|scientific name Sitona hispidulus |
common name Clover Root Weevil
Agricultural systems where clover, alfalfa, vetch and sweet clover are found (Campbell et al. 1989).
Weevils are active from spring to fall, when temperatures are 10 to 24° C (Campbell et al. 1989).
Adult S. hipidulus are distinguished from other adult Sitona weevils by the presence of a row of long and erect setae along the median of each elytral interstria. Eyes are weakly convex. Rostrum is without carnia. Frontal rostral groove extends from near the level of the antennal groove to above the upper eye level. Bodies are stout, ranging in length from 3.2 to 4.0 mm. Bodies are black, while antennae, tarsi and tibiae are a dark reddish black colour. The pronotum is wider than it is long, widest in the middle and strongly arcuate. The pronotal surface is shiny with large scattered deep punctures, each puncture possessing an erect seta. The groove on the prosternum is evident between the fore coxae and the anterior of the prosternum. The elytra are parallel for two thirds of the length and may be slightly arcuate. The elytral surface has large strial punctures that are not visible due to dense surface scales. The vestiture consists of dense, small scales, completely covering the interstriae and striae and includes median interstrial rows of erect, long and hair-like setae. Scales may be light brown, forming indistinct brownish spots. (Adapted from Bright 1994, Bright and Bouchard 2008)
Eggs, larvae and adults of this univoltine species all have the potential to overwinter (Davidson and Lyon 1979, Campbell et al. 1989). Overwintering occurs beneath clover and alfalfa debris (Campbell et al. 1989). Unlike S. lineatus and S. cylindricollis, new generation weevil adults are not sexually immature; therefore, mating and oviposition may occur in the autumn (Campbell et al. 1989). Migration to and from overwintering locations occurs largely by walking, as individuals of this species tend to be weak fliers (Campbell et al. 1989). Peak weevil activities, including mating, migrating, egg-laying and feeding occur when mean daily temperatures range between 10 and 24° C (Campbell et al. 1989), and Culik and Weaver (1994) identified three peak times of crawling activity, occurring in April/May, mid-June to mid-July and September to mid-November. Eggs may be laid at temperatures as low as 4° C at night or during daylight hours, and are deposited at the bases of plants, under debris, or on stems, stipules and leaves (Bigger 1930, Campbell et al. 1989). On average, 167 eggs are produced per female (Bigger 1930). Incubation times are dependent upon the geographic region inhabited, and range from 6 days to several weeks (Campbell et al. 1989). If laid in autumn, eggs do not hatch until spring (Bigger 1930). Larvae feed upon roots and root nodules for a total of five larval instars, the duration of larval feeding varies between regions (Tan and Hower 1991). Early instars feed within root nodules and later instars leave the nodules and feed on fibrous root tissues (Campbell et al. 1989, Tan and Hower 1991). Pupation occurs in the soil, within 8 cm of the soil surface, and adults emerge as early as late June in the United States (Bigger 1930), with emergence continuing throughout the summer.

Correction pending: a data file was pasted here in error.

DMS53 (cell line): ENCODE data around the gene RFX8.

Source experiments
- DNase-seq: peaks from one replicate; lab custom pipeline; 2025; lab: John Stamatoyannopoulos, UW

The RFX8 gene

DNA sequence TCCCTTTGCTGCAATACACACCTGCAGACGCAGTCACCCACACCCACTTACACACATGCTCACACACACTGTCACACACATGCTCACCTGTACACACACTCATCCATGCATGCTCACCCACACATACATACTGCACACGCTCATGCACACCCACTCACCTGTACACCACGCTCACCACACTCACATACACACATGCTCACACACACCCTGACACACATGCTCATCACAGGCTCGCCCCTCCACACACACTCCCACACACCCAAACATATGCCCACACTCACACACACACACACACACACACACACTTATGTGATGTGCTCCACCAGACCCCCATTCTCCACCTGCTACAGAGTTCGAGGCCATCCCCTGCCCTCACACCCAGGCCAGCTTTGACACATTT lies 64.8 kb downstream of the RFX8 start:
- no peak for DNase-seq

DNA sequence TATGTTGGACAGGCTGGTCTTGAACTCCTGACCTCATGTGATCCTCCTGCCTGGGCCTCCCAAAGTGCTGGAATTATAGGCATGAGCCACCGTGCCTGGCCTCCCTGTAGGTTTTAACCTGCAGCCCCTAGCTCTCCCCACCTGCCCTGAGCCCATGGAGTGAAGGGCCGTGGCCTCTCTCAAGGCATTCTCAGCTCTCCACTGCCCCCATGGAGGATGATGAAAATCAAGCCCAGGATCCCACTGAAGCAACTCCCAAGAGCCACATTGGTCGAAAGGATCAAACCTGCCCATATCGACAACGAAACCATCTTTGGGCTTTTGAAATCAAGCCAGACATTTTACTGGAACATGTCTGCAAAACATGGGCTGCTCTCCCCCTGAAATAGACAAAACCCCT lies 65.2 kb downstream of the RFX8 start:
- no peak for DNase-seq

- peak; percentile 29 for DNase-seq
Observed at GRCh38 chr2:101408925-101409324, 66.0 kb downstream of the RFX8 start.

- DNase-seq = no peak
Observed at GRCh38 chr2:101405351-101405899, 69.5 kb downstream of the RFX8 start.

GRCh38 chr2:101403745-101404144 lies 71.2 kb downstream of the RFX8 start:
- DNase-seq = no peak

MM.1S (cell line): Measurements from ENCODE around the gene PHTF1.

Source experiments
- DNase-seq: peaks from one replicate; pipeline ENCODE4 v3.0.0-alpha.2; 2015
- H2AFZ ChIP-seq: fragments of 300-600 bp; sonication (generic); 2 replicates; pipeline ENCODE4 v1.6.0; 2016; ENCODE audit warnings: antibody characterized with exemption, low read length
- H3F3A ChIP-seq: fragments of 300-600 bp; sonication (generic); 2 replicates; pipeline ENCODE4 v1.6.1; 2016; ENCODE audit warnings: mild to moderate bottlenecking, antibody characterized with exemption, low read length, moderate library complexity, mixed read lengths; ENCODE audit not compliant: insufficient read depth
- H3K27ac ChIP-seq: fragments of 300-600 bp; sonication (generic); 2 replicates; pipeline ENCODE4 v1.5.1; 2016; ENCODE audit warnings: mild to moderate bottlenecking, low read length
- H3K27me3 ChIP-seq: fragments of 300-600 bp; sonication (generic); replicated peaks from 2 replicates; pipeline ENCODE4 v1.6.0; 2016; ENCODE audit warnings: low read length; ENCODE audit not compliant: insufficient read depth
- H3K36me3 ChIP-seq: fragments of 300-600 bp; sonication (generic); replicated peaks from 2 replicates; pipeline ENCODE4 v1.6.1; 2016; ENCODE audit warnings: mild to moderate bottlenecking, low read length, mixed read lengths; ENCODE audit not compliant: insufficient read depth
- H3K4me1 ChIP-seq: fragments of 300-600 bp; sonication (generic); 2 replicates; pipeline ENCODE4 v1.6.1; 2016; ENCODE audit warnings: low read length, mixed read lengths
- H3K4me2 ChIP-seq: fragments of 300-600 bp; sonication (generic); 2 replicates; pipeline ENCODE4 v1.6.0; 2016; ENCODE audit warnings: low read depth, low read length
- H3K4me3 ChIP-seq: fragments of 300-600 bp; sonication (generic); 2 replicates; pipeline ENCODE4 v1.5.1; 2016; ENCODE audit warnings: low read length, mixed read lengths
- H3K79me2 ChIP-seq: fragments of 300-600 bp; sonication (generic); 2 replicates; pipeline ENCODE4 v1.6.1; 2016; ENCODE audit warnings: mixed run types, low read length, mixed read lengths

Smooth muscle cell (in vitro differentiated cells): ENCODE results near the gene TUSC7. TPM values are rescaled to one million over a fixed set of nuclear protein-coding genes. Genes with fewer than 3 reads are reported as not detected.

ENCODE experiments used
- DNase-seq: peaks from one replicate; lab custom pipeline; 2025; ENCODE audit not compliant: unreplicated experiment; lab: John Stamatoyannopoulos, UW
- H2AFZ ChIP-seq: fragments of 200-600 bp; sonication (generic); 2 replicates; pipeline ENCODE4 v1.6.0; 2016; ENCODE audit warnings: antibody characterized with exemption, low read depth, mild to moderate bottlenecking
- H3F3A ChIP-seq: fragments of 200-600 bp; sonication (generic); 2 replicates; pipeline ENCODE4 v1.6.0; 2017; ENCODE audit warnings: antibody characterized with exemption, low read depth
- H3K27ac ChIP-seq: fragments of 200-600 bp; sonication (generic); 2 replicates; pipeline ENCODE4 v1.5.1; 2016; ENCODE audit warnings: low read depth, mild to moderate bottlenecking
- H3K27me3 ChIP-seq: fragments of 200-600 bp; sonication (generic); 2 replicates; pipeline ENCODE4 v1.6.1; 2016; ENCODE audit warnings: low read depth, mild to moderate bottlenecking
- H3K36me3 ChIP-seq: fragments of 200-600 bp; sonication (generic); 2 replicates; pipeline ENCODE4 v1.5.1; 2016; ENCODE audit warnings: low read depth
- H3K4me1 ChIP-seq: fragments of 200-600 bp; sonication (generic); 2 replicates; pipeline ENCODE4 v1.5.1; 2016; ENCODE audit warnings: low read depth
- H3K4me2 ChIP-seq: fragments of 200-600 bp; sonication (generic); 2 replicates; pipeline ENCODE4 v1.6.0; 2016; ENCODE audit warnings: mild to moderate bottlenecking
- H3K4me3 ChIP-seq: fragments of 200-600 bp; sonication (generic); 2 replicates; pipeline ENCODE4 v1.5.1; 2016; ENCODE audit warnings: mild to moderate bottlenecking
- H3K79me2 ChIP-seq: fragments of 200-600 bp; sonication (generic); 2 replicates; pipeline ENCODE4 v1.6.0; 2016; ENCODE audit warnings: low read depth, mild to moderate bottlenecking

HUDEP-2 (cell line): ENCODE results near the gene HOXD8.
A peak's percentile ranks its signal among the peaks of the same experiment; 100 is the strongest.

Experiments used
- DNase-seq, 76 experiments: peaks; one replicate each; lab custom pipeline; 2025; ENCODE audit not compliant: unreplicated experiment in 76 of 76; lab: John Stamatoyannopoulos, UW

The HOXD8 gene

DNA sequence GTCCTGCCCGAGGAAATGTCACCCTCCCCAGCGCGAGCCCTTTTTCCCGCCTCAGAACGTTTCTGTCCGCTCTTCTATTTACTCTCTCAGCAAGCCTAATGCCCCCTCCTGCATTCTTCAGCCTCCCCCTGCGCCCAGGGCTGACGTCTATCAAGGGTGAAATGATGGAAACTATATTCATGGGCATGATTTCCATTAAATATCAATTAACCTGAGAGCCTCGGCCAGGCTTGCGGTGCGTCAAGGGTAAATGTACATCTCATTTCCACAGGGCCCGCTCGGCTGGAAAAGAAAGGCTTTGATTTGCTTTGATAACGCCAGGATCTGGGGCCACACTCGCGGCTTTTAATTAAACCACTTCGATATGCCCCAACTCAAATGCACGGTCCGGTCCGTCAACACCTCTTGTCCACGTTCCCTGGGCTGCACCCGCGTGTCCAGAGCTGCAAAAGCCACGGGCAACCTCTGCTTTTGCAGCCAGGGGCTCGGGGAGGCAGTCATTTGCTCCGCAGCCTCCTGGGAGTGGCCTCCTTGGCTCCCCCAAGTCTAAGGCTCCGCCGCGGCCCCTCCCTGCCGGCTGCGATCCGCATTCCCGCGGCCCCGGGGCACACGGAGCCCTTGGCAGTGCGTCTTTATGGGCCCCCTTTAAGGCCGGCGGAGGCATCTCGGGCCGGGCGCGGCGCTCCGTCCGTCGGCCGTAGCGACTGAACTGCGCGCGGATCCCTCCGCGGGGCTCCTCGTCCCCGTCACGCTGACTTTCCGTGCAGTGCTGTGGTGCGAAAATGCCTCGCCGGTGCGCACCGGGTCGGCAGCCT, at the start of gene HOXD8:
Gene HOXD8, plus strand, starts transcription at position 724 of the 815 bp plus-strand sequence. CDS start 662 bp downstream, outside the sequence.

Abundance of this pest species is variable over time and space (Campbell et al. 1989).
Larvae feed upon the roots and root nodules of red clover (Trifolium pretense), white clover (Trifolium repens) and alfalfa (Medicago sativa) (Murray and Clements 1994, Murray and Clements 1995). Root nodules are often destroyed and taproots may be girdled (Davidson and Lyon 1979, Campbell et al. 1989). Adults feed on leaves of clover and alfalfa plants, creating crescent shaped notches along the leaf margin (Campbell et al. 1989, Barratt and Byers 1992).
This species has been recorded in southern regions of most of the Canadian provinces, with the exception of Manitoba; in Alberta, records show that it occurs in the Lethbridge and Taber counties (Bright and Bouchard 2008). There are also records of the weevil in Alaska and northern British Columbia and it has been recorded as far south in North America as eastern Mexico (Bright and Bouchard 2008). This spcies was likely introduced to North America from Europe (Campbell et al. 1989).
Larval feeding upon the roots of plants is believed to weaken the plant's immune systems, making plants susceptible to root rot, bacterial wilt and other soil-borne fungal and bacterial diseases, as well as winter kill (Davidson and Lyon 1979, Campbell et al. 1989).
Comments are published according to our submission guidelines. The EH Strickland Entomological Museum does not necessarily endorse the views expressed.